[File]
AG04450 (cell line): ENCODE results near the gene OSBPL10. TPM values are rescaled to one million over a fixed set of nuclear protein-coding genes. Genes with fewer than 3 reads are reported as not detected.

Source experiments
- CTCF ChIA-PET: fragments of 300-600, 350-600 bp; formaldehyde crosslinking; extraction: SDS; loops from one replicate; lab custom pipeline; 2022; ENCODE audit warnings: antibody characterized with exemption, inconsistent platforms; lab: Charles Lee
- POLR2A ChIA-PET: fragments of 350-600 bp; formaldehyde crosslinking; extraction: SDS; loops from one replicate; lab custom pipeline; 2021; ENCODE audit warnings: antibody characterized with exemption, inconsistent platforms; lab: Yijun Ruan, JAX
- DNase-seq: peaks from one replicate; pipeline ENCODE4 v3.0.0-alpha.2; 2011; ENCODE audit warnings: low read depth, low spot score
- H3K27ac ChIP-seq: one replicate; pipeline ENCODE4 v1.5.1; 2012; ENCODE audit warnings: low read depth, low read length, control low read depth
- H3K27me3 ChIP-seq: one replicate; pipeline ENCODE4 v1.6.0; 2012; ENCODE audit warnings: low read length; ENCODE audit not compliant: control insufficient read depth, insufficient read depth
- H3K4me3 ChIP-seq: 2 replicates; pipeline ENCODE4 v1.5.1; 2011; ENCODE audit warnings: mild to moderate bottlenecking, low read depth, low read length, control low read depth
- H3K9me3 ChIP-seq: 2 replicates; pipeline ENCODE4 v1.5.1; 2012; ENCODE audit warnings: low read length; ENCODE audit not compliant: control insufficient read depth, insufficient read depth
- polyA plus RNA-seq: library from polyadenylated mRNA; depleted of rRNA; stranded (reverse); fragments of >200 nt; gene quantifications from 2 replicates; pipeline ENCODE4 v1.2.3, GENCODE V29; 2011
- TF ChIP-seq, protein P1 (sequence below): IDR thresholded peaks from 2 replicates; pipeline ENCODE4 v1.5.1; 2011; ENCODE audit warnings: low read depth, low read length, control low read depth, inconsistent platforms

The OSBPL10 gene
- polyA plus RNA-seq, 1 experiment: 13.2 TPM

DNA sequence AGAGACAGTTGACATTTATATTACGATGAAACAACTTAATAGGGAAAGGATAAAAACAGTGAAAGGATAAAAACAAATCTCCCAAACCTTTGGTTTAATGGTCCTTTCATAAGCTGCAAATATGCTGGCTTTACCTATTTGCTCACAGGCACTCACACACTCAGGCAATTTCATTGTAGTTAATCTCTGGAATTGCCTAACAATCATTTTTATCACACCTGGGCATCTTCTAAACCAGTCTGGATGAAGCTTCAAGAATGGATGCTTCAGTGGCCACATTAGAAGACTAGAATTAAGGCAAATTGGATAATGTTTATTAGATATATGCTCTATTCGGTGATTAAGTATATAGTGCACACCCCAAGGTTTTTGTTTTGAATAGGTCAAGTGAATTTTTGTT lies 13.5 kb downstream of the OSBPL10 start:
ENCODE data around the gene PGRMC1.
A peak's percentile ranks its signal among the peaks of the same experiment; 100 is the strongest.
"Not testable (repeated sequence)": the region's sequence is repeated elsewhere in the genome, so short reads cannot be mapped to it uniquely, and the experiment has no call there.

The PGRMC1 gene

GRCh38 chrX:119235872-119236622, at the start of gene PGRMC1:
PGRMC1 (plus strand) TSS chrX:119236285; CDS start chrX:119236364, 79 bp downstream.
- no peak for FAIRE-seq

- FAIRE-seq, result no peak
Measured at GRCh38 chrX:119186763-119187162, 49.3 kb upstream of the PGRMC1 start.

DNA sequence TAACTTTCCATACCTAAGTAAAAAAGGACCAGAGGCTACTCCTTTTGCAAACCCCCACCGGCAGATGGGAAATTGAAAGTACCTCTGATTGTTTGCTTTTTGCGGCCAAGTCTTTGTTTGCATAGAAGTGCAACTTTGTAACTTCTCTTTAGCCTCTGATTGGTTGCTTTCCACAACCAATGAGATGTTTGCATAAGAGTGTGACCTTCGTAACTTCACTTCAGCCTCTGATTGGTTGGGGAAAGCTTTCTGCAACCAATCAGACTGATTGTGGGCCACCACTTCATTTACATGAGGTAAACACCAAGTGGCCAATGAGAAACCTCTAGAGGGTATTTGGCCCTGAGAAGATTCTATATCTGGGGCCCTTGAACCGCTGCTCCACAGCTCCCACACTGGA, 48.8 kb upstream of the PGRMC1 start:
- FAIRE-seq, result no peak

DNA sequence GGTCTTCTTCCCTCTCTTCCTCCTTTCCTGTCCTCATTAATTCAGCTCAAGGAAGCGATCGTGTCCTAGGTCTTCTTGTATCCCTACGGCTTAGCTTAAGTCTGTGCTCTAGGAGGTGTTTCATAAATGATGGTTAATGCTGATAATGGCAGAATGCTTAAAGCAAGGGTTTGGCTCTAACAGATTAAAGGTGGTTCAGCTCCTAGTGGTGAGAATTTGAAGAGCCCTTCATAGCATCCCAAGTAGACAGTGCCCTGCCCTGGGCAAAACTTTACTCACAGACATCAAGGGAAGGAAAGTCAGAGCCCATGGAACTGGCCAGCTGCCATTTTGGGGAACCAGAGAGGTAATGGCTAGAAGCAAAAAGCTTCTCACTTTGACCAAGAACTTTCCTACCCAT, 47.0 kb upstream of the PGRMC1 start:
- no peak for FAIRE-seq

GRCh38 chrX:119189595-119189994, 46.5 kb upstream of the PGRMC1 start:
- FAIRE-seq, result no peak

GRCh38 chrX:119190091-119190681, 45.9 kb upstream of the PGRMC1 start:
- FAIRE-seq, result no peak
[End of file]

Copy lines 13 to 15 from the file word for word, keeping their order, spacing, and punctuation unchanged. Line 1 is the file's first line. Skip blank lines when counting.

- polyA plus RNA-seq, 1 experiment: 13.2 TPM

DNA sequence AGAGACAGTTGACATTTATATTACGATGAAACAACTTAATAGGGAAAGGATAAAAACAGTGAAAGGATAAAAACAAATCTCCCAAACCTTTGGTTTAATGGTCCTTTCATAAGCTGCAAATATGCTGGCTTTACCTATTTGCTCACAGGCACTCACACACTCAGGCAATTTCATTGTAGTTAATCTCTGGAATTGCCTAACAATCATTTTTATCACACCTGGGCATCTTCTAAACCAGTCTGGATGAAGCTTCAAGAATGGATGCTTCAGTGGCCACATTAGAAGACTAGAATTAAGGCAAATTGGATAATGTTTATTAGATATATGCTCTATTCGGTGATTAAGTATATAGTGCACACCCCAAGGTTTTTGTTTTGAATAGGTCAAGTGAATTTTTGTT lies 13.5 kb downstream of the OSBPL10 start:
ENCODE data around the gene PGRMC1.